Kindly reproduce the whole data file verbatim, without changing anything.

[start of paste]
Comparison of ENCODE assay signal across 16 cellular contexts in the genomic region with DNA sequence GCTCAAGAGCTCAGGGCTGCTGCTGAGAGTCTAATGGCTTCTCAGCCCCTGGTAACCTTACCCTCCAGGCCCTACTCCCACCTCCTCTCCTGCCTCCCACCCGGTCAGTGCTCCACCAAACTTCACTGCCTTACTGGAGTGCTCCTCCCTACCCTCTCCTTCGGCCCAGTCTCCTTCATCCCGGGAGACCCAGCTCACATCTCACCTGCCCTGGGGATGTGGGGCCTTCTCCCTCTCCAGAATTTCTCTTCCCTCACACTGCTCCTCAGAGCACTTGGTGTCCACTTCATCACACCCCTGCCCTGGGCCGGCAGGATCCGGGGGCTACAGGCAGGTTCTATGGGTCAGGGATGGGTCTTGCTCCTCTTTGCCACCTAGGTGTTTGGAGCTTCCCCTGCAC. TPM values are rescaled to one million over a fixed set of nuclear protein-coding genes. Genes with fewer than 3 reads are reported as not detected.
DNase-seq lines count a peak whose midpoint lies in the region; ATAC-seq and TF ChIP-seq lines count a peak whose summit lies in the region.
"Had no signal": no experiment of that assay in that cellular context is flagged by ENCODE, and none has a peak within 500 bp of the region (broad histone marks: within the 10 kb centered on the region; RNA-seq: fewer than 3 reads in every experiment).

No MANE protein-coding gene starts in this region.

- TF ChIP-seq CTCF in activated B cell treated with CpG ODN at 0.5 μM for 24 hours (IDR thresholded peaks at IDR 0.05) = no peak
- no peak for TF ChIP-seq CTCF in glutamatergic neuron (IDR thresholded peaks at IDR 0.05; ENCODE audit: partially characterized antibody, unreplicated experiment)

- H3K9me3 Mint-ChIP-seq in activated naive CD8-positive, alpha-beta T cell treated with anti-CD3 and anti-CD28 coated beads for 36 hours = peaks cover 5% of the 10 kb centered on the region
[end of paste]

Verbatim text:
Comparison of ENCODE assay signal across 16 cellular contexts in the genomic region with DNA sequence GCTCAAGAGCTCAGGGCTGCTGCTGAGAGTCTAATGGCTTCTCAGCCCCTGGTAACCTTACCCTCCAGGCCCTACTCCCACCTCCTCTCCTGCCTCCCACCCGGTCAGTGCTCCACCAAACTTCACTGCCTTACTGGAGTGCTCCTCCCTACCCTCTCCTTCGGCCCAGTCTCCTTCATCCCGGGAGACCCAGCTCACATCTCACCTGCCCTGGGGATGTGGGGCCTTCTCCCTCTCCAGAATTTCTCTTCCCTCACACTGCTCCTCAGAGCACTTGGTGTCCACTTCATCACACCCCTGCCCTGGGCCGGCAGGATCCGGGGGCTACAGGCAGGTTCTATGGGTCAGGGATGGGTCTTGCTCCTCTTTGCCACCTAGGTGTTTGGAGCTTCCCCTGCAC. TPM values are rescaled to one million over a fixed set of nuclear protein-coding genes. Genes with fewer than 3 reads are reported as not detected.
DNase-seq lines count a peak whose midpoint lies in the region; ATAC-seq and TF ChIP-seq lines count a peak whose summit lies in the region.
"Had no signal": no experiment of that assay in that cellular context is flagged by ENCODE, and none has a peak within 500 bp of the region (broad histone marks: within the 10 kb centered on the region; RNA-seq: fewer than 3 reads in every experiment).

No MANE protein-coding gene starts in this region.

- TF ChIP-seq CTCF in activated B cell treated with CpG ODN at 0.5 μM for 24 hours (IDR thresholded peaks at IDR 0.05) = no peak
- no peak for TF ChIP-seq CTCF in glutamatergic neuron (IDR thresholded peaks at IDR 0.05; ENCODE audit: partially characterized antibody, unreplicated experiment)

- H3K9me3 Mint-ChIP-seq in activated naive CD8-positive, alpha-beta T cell treated with anti-CD3 and anti-CD28 coated beads for 36 hours = peaks cover 5% of the 10 kb centered on the region